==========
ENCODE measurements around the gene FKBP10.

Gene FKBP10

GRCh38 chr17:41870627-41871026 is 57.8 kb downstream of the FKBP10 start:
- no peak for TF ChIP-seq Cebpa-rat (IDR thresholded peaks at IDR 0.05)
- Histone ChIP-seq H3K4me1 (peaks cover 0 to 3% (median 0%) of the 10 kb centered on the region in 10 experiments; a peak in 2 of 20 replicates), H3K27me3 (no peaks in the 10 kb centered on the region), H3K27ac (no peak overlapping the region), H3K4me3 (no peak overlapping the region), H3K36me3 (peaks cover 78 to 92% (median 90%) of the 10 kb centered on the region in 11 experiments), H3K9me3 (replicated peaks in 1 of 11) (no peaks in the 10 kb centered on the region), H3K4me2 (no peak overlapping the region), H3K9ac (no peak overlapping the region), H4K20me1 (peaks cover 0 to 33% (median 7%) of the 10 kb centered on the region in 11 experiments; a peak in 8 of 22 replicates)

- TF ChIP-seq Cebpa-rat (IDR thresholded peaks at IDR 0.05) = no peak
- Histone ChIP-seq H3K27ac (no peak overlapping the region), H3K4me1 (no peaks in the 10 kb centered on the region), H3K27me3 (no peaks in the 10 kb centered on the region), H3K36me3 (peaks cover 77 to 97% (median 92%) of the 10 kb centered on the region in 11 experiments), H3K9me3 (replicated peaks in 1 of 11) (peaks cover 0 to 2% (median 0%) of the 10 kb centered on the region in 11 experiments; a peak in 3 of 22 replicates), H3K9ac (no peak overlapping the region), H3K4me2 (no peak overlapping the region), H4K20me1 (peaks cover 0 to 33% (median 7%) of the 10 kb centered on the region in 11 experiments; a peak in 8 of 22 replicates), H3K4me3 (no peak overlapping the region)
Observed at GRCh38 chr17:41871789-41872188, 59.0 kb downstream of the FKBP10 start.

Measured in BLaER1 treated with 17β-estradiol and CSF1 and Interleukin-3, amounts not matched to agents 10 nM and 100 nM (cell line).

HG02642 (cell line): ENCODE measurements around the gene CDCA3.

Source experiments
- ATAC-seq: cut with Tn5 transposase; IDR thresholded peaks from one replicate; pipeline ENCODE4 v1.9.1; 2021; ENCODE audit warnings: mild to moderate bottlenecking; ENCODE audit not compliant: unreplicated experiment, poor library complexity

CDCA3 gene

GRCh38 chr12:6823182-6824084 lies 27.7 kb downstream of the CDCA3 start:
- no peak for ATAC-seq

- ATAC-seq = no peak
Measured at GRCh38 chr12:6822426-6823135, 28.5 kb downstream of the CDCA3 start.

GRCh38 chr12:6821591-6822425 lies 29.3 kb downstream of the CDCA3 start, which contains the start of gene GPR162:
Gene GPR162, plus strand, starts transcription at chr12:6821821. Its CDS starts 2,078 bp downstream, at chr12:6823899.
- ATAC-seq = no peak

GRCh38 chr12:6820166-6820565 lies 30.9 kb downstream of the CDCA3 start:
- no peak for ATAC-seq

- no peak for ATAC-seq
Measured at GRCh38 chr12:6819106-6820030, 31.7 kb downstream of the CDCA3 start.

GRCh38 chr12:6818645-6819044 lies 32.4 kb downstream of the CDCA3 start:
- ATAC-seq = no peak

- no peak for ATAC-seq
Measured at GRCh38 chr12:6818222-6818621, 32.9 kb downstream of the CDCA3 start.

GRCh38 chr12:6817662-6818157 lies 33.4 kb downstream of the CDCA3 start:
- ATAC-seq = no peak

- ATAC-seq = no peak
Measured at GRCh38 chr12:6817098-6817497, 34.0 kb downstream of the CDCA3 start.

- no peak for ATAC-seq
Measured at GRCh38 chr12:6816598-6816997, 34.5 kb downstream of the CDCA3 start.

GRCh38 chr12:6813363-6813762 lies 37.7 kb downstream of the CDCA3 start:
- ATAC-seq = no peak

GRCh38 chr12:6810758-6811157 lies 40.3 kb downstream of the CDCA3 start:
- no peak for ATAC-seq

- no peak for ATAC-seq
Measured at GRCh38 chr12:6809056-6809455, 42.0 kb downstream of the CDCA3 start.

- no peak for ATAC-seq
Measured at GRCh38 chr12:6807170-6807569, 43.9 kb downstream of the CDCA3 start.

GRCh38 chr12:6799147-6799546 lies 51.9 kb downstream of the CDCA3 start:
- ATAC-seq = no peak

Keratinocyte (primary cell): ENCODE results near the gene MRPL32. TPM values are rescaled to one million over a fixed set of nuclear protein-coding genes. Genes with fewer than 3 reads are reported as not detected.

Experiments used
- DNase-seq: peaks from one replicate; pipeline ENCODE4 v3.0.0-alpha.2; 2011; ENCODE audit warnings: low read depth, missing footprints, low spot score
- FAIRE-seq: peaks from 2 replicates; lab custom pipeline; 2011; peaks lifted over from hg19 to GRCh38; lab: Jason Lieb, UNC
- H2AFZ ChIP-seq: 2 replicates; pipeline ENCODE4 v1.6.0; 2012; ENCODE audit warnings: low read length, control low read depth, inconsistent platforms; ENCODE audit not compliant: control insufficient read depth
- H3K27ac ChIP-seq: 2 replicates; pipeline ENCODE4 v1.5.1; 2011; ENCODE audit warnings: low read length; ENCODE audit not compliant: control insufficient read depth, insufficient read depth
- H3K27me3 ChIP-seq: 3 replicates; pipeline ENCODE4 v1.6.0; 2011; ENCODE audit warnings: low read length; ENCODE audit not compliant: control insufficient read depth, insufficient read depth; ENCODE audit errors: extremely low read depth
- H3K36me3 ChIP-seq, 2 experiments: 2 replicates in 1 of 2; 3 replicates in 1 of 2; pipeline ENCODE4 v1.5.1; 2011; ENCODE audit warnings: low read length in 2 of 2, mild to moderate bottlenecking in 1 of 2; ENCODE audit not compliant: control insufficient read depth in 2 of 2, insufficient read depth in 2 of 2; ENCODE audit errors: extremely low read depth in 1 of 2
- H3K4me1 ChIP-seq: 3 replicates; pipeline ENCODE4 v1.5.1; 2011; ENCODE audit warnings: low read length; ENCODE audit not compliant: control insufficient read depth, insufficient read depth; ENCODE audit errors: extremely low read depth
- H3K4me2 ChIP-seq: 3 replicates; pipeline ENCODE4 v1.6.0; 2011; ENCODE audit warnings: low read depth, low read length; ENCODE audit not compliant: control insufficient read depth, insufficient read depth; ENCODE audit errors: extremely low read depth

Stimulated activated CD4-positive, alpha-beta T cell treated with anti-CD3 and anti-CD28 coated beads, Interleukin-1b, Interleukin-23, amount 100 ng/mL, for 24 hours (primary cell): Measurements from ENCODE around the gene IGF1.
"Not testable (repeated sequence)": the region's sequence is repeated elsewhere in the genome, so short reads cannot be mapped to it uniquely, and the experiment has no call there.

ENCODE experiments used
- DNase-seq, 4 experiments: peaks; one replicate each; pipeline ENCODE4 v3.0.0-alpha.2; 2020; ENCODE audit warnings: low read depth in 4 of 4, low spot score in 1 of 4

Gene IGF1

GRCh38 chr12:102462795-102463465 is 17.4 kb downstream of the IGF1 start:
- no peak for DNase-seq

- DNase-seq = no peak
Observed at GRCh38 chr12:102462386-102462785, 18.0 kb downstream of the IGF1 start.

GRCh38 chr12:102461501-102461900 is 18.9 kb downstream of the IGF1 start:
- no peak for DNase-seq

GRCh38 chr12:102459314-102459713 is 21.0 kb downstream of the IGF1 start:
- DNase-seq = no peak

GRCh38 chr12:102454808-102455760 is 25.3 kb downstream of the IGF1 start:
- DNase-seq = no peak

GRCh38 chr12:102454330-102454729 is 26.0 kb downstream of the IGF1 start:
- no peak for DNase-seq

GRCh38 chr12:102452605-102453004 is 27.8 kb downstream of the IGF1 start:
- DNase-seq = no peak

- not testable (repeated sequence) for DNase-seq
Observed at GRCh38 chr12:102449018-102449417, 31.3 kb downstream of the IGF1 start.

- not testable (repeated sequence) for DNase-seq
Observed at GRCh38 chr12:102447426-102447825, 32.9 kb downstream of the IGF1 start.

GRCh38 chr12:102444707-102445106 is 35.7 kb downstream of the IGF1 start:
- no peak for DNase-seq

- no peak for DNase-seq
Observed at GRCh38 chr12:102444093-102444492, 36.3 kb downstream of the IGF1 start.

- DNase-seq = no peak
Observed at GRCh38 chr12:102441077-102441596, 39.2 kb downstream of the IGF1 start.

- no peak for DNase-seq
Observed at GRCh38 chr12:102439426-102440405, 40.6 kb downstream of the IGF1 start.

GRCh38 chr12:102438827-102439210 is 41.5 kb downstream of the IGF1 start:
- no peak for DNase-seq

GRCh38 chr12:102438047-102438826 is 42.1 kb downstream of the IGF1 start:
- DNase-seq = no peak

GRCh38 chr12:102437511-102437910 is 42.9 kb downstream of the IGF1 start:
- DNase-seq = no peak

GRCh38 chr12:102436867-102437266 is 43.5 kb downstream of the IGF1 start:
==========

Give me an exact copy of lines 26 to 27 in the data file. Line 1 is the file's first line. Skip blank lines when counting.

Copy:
- ATAC-seq = no peak

- no peak for ATAC-seq